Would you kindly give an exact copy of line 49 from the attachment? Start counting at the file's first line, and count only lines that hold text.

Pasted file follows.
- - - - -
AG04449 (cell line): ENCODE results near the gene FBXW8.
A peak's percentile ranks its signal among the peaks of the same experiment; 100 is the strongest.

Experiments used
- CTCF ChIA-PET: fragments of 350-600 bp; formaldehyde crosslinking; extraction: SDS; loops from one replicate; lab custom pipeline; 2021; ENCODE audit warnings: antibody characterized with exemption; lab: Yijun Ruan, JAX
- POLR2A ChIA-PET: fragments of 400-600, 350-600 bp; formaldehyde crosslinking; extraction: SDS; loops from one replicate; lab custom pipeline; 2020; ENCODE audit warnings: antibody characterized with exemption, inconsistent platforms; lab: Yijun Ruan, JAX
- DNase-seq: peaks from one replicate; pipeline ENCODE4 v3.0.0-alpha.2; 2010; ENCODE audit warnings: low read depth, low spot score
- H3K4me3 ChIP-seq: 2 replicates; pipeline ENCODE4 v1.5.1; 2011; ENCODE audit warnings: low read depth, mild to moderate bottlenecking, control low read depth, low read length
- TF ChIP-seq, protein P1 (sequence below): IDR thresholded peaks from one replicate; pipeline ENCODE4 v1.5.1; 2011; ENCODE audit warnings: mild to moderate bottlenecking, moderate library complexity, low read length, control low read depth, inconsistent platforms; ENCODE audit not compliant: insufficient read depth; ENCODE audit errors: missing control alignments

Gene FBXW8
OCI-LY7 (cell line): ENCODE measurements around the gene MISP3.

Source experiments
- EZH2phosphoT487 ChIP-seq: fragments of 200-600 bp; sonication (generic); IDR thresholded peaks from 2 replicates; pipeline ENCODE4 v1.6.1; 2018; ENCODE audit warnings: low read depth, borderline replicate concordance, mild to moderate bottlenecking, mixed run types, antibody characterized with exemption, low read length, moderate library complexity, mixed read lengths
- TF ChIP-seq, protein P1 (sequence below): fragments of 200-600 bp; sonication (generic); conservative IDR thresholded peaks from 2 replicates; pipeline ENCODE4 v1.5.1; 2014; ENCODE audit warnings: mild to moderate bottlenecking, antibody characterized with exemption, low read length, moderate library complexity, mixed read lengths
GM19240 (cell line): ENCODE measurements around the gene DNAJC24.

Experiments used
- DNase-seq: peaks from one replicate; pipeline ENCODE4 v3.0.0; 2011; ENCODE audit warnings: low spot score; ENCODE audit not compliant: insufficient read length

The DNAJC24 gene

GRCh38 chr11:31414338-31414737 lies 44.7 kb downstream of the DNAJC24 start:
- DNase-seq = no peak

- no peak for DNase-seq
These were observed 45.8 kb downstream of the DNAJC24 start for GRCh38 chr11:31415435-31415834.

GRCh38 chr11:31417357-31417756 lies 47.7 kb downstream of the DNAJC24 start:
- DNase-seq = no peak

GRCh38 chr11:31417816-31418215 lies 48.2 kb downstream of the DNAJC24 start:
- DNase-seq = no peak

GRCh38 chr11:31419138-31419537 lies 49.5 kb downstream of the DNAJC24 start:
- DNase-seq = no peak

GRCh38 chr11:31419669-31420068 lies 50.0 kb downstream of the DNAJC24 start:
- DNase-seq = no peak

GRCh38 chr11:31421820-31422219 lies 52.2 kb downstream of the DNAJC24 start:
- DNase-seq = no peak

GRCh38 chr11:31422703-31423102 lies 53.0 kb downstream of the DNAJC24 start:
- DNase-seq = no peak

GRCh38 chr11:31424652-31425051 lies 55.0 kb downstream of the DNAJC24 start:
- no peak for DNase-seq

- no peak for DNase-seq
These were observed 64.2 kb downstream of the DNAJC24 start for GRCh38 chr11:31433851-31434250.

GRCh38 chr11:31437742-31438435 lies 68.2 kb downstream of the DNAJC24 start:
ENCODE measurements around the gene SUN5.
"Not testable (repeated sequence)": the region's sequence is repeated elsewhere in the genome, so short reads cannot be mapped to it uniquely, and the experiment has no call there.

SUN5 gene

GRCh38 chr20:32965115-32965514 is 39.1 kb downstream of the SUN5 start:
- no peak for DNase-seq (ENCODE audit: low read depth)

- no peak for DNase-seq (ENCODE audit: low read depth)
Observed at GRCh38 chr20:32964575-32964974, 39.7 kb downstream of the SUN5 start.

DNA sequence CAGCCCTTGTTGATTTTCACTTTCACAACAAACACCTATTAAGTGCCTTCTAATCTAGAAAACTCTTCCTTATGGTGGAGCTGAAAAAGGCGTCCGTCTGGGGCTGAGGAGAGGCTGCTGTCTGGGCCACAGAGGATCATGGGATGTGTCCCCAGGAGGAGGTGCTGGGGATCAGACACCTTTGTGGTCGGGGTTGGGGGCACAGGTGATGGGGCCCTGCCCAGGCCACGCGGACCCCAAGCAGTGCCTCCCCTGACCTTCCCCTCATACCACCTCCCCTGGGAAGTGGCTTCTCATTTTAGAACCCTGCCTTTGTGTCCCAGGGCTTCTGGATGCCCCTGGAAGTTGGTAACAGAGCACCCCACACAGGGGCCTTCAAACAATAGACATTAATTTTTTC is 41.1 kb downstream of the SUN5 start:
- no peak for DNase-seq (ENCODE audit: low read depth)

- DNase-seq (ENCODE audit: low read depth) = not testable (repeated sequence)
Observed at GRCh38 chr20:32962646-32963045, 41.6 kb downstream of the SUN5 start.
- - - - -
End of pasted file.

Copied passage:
Observed at GRCh38 chr20:32962646-32963045, 41.6 kb downstream of the SUN5 start.